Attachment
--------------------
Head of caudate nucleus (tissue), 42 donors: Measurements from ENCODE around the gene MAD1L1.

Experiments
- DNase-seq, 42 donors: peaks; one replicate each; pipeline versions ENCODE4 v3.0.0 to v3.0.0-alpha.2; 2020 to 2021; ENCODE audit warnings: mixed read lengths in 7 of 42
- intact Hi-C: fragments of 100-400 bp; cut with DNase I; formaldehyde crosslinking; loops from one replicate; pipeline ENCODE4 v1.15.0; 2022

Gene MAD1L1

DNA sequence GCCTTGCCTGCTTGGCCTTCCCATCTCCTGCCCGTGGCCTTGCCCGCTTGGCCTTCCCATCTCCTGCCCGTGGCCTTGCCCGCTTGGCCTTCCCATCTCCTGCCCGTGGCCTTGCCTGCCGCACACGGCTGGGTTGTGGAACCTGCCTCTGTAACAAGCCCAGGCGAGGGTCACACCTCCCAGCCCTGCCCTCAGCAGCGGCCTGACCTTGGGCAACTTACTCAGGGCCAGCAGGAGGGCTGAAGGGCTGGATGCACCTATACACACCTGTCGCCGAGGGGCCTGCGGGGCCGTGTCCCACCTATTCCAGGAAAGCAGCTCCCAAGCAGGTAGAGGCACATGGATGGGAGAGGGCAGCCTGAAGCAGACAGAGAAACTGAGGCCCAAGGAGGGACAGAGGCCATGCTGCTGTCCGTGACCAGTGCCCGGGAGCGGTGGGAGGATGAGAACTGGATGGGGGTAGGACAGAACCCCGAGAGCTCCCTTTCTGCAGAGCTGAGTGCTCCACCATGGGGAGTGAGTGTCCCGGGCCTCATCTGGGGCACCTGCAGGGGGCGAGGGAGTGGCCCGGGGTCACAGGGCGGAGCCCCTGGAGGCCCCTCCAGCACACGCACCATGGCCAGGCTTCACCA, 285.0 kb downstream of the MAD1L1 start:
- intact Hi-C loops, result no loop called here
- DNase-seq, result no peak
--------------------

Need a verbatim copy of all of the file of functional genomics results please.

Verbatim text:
Head of caudate nucleus (tissue), 42 donors: Measurements from ENCODE around the gene MAD1L1.

Experiments
- DNase-seq, 42 donors: peaks; one replicate each; pipeline versions ENCODE4 v3.0.0 to v3.0.0-alpha.2; 2020 to 2021; ENCODE audit warnings: mixed read lengths in 7 of 42
- intact Hi-C: fragments of 100-400 bp; cut with DNase I; formaldehyde crosslinking; loops from one replicate; pipeline ENCODE4 v1.15.0; 2022

Gene MAD1L1

DNA sequence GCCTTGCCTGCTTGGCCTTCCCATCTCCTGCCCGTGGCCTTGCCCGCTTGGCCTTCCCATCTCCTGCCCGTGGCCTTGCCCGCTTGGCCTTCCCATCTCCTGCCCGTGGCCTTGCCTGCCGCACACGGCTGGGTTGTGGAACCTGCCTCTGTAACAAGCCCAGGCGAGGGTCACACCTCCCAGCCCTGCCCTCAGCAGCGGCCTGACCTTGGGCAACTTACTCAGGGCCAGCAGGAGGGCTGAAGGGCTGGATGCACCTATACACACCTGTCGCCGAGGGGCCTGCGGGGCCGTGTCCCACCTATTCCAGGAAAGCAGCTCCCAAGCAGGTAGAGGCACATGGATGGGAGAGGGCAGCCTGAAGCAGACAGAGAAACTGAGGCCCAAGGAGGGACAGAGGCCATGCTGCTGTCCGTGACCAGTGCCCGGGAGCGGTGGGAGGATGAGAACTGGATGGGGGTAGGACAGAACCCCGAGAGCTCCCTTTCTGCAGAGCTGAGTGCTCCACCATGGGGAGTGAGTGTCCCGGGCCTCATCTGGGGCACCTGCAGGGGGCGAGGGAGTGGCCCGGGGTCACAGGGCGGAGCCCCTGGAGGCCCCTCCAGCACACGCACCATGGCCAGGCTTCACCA, 285.0 kb downstream of the MAD1L1 start:
- intact Hi-C loops, result no loop called here
- DNase-seq, result no peak